I’ve touched on this topic before but now I’m going to take a more comprehensive look at the editorial “balance” on the pages of the San Antonio Express-News.
Yesterday (March 26) we had the tag-team of George Will and Austin Bay, two nationally-syndicated hard-right columnists taking on locally-based and non-syndicated Kathy Clay-Little. Will’s topic was about how liberals are all hateful and mean while conservatives are saintly and proper. Bay, to his credit, had a non-partisan column about how Zimbabwe dictator Robert Mugabe is a bad man and applauding recent efforts by neighboring countries to oppose him.
Clay-Little, typical of most local E-N columnists, was focused on a relatively uncontroversial local issue, that being efforts by the local community college to attract more African-American males into its student population.
On Tuesday, we had two more hard-right, nationally syndicated columnists teaming up against a lone, borderline liberal. First up was National Review editor Rich Lowry with yet another anti-Global Warming screed complete with a political cartoon mocking Al Gore. Then we had Mona Charen lauding Republican presidential hopeful Fred Thompson as the savior of far-right conservatives in 2008.
On the other side is Froma Harrop. Who? Yeah, that’s what I said. She is a syndicated columnist based in Rhode Island. She had a good column about illegal immigration that sympathizes with both the plight of illegal immigrants and the struggles of working-class Americans whose jobs they are taking while placing blame equally on Republicans and Democrats alike.
Do you see a pattern here? So far we have a 2-1 mismatch each day, and that is putting it lightly.
On Wednesday we will have locally-based hard-right columnist Jonathan Gurwitz squaring off against wishy-washy Boston-based Ellen Goodman who only writes a political column once in a blue moon. The rest of the time she is like a cross between Ann Landers and Erma Bombeck, writing about feel-good, non-controversial domestic issues. On Thursday, they will trot out New York Times columnist Maureen Dowd whose sharp tongue can sometimes skewer the right, but not consistently. For some reason, the E-N editors believe that only Northeastern women (Harrop, Goodman, Dowd) can speak for the left. They adamantly refused to run Molly Ivins’ columns while she was alive and did not acknowledge her untimely death to cancer earlier this year.
The one and only hardcore lefty in the lineup - Mansour El-Kikhia is considered highly controversial because of his ethnic background, his Muslim faith and his shrill rants against the Bush administration, which generally raise more hackles among readers than enlightenment. While I have no problem with El-Kikhia’s views being published once a week, I am disappointed that his is often the only voice on the left challenging the hard-right views of the current administration. And as if to provide a direct counter to El-Kikhia, the E-N recently ran out and signed up right-wing military analyst and former NBC talking head Ken Allard to do a regular column. We wouldn’t want people to think that the paper is too liberal, now would we?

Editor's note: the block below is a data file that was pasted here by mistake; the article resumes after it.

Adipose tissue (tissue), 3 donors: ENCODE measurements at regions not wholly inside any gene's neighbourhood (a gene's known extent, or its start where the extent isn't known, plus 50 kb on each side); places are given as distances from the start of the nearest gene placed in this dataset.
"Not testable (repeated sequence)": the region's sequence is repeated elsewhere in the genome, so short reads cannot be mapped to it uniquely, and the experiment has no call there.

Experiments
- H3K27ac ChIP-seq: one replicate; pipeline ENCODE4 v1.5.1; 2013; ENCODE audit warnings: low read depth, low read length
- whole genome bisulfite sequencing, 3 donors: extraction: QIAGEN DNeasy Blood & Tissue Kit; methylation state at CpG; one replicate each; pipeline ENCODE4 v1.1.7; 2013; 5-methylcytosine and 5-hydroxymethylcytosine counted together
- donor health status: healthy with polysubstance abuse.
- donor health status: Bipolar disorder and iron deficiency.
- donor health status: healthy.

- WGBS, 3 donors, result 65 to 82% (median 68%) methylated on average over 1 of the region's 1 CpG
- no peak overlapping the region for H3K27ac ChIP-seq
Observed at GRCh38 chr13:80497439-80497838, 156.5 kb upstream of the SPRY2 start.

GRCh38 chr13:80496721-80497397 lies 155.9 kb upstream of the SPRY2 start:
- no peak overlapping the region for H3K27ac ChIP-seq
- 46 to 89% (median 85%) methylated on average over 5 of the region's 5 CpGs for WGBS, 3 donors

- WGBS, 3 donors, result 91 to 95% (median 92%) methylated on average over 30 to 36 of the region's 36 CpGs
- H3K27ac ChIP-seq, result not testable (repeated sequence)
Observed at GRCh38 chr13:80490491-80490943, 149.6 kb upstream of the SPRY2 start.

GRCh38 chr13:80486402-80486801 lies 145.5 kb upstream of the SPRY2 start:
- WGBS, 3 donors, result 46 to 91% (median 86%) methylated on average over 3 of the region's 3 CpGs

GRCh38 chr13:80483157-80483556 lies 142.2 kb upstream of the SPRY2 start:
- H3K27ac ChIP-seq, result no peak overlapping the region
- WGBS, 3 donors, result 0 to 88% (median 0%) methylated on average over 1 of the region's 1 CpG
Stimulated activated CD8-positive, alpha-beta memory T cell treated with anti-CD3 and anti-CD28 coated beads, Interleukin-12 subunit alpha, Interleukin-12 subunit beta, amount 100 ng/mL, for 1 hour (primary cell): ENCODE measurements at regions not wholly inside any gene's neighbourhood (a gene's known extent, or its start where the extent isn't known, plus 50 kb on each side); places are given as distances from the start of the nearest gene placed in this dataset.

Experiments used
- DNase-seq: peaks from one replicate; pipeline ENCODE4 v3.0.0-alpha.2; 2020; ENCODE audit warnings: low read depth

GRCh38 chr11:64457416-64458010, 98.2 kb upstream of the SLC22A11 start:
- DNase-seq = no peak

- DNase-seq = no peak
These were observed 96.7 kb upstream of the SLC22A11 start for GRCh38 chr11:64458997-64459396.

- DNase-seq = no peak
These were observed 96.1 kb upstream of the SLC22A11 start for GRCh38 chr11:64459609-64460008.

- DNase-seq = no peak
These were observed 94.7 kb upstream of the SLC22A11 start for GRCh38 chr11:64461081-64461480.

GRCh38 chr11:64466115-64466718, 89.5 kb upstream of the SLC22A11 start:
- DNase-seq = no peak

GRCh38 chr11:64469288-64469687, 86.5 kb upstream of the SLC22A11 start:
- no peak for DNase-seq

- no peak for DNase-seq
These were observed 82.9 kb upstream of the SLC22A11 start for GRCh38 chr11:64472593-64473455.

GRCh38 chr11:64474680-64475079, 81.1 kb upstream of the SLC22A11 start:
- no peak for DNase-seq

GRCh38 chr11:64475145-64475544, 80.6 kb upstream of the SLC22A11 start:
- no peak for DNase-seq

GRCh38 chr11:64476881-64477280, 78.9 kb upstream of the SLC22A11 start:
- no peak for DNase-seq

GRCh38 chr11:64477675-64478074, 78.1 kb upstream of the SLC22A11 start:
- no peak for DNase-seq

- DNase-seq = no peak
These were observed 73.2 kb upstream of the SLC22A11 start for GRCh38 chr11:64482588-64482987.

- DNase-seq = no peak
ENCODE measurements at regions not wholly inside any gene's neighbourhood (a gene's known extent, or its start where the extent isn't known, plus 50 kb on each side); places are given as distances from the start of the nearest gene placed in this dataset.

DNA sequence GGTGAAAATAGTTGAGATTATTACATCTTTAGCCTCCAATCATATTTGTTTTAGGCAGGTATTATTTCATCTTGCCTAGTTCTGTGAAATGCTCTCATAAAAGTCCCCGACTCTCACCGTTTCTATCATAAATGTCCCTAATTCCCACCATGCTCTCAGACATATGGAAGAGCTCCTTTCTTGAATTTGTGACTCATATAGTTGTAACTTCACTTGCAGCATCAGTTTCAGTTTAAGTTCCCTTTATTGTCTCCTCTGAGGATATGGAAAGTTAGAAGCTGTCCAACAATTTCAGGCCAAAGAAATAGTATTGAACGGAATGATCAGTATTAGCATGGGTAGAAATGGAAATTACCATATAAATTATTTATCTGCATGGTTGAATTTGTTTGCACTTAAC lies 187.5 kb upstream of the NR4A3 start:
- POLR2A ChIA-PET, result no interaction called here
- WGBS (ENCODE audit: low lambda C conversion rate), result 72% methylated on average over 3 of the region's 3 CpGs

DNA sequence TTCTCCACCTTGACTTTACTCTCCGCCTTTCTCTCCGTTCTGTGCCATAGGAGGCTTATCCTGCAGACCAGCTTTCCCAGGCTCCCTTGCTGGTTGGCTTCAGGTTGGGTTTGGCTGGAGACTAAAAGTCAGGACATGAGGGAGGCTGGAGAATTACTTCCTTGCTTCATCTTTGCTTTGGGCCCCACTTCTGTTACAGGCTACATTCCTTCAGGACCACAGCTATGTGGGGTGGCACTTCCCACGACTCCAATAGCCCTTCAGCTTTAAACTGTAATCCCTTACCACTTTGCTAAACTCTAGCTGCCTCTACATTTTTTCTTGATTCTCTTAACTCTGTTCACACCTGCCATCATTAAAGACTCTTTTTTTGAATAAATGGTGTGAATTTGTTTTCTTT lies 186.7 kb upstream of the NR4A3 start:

Most of the local editorial columnists on the E-N staff — the above-mentioned Kathy Clay-Little, Maria Anglin, Gloria Padilla, Victor Landa, Paula Allen — stick to non-controversial, local issues in their columns. The same goes for editorial page editors Bruce Davidson and Robert Seltzer and Washington correspondent Gary Martin. I can’t remember the last time Davidson wrote a column that I thought was worth reading. Martin’s columns are just collections of news tidbits and updates, void of any actual opinion. Seltzer comes across as an aging liberal who is too timid to express his views very forcefully and tries to couch everything with humor. His latest column from last Sunday very boldly took on Donald Rumsfeld — six months after he left office — and compared him to the Slim Pickens character in “Dr. Strangelove.” Hardy-har-har!
The one bright spot on the editorial page is relatively new columnist Rebecca Chapa who seems to be slowly gaining more confidence about expressing her liberal views in her columns. Last week she actually came out against the War in Iraq — four years into the mess. Of course, if she gets too carried away, the E-N will just have to run out and hire a couple more right-wing scribes to maintain the proper (im)balance.
Next we come to the actual editorials that supposedly represent the consensus view of the paper. These have been consistently pro-Iraq war and pro-Republican over the past four years. The E-N has supported President Bush for election each time and seems to have an unwritten policy of endorsing incumbents and/or Republicans in every race.
They will occassionally take a liberal position on a piece of legislation or a particular social policy, but this is then undercut by their endorsements of politicians who oppose those views come election time. Whether or not they actually see and recognize this inconsistency is a mystery to me.